That same year DevCorp brought in Rudy Mulder, president of Combined Property Development Corporation, and it wasn't long before the Gateway deal was hatched. Moore, Gallagher, and their publicists hail Mulder as a man of great courage and vision. In fact, he's a savvy businessman who realized there was money to be made developing the city, particularly since the suburbs have been saturated with malls and subdivisions. "The psychology is starting to change--developers are realizing communities like Rogers Park have a lot to offer," says Moore. "There's a high number of people with some education, there's a lot of people making $30,000 or $40,000 a year. We buy things and spend money too."
Most of the project will be privately financed, says Moore, because the leases with Dominick's, Cineplex Odeon, and LaSalle attracted fair-weather lenders who'd previously written the area off. The final plan still isn't complete. It's not known, for instance, whether Las Palmas, a highly regarded Mexican restaurant at 1773 W. Howard, will remain in the area. ("We want them to stay," says Gallagher. "We're negotiating.") And the developers are still haggling with Pivot Point's owners over a fair price for their building.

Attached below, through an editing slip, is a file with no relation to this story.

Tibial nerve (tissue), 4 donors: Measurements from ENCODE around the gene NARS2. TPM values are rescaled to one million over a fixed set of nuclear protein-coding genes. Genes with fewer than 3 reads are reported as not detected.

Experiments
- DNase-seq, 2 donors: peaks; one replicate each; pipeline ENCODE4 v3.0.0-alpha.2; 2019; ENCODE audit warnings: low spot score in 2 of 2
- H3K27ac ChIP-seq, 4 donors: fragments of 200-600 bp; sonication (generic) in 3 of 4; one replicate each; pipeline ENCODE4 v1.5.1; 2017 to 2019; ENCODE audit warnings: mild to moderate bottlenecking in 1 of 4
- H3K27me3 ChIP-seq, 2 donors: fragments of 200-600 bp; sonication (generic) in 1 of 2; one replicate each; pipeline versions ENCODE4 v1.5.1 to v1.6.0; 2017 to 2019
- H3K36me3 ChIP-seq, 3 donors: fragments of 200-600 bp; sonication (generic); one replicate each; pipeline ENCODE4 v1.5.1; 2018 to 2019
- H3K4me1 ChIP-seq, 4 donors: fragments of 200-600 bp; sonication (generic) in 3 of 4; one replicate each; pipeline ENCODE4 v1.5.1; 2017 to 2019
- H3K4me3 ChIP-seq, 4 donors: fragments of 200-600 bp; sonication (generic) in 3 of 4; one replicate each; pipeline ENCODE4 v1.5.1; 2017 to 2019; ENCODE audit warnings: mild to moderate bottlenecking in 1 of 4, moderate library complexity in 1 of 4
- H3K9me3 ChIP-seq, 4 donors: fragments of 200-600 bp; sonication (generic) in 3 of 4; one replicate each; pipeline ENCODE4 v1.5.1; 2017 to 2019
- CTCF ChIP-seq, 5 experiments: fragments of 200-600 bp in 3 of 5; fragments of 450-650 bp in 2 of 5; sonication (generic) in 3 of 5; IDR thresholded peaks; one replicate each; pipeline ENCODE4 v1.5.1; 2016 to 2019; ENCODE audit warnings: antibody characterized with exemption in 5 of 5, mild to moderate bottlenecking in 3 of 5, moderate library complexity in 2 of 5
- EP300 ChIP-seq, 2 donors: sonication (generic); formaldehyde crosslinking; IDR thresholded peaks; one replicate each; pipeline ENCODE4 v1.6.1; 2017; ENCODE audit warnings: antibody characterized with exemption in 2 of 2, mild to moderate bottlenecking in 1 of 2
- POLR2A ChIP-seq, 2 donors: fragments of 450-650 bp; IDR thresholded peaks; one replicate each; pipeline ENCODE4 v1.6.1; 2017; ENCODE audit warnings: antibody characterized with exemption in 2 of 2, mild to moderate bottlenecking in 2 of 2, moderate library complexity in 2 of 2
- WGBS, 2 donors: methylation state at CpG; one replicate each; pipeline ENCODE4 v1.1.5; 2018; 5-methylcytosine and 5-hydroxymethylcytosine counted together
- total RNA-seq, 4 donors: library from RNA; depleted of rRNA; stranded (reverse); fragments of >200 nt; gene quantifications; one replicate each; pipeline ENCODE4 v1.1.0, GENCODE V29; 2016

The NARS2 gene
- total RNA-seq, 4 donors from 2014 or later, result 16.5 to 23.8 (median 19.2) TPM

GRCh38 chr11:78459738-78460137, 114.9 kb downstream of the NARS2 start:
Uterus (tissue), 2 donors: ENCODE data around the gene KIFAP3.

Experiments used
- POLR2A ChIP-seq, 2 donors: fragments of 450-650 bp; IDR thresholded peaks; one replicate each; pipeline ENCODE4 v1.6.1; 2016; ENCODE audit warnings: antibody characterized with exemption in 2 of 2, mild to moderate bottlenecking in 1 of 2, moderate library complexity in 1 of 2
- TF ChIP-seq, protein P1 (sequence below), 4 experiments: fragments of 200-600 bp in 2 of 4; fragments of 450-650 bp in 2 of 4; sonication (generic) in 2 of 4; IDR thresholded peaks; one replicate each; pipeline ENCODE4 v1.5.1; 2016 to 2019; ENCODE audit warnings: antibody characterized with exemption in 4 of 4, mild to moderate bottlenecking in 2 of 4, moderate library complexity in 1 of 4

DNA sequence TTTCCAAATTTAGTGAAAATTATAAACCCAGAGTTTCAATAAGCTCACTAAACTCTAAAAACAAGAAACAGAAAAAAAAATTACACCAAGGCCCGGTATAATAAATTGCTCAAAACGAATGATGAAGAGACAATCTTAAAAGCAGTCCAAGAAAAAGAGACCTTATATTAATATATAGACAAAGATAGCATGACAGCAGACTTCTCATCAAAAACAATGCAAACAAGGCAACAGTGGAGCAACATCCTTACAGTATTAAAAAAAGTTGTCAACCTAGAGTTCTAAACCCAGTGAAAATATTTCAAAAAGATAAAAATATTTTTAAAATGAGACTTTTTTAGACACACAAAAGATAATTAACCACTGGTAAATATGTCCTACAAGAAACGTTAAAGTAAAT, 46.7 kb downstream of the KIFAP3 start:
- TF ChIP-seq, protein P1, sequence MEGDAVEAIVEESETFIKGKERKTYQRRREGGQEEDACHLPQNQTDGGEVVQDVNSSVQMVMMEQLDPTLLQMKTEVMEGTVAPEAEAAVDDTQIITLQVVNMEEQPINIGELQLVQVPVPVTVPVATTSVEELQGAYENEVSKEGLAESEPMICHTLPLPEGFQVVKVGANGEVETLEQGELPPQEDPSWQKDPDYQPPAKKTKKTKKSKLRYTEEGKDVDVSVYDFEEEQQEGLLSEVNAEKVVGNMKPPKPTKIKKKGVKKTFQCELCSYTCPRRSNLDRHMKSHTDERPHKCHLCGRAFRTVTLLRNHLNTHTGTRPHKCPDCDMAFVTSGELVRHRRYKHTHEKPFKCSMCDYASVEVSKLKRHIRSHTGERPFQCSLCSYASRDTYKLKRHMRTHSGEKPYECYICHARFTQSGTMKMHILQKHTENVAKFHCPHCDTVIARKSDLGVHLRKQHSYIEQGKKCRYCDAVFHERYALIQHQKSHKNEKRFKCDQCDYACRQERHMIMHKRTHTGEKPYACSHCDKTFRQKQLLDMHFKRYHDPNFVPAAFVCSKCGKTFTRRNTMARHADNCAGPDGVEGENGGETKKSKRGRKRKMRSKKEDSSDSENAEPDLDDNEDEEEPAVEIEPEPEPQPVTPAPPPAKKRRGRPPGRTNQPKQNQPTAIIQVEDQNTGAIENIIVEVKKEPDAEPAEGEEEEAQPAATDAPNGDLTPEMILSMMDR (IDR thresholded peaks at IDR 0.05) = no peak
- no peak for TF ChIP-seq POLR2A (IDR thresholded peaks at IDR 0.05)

But the ground-breaking ceremony is scheduled for July 31, and Dominick's and the movie theaters should be operating by the fall of 1998. By then the CTA may even have completed its Howard Street-station redevelopment. Within a year the block from Clark to the el will be free of the mid-rises, as the insurance company building, the bank, and the Pivot Point building will all be demolished. The developers want to clear the land, so drivers heading south from Evanston will have an unobstructed view of the new Dominick's.
In time only a few people will remember how it looked, and even fewer will care. "It's going to be a beautiful development, with plenty of trees and landscaping," says Gallagher. "It will be pedestrian friendly. When we're done you'll be able to walk directly from the train platform into the movie theater. We'll be working with local artists to incorporate local arts too."
The project has already triggered other development deals. There are plans to redevelop the Howard movie theater just east of the el, as well as the buildings that used to house Wisdom Bridge Theatre and the Lerner newspaper headquarters. "Believe me, there's near unanimity in the community on this deal," says Moore. "We're not talking about gentrification. We're not creating a new Lincoln Park, Lakeview, or Wicker Park. That's not what anyone wants. This is the most unique community in Chicago, one of the only truly diverse communities in the city. I'm not saying everyone in Rogers Park is holding hands and singing 'Kumbayah.' But we get along better than most. And now we will have some places to shop and see a movie right in our community. Howard Street will be better than ever--just you wait and see." o
Art accompanying story in printed newspaper (not available in this archive): Joe Moore photo by Jon Randolph.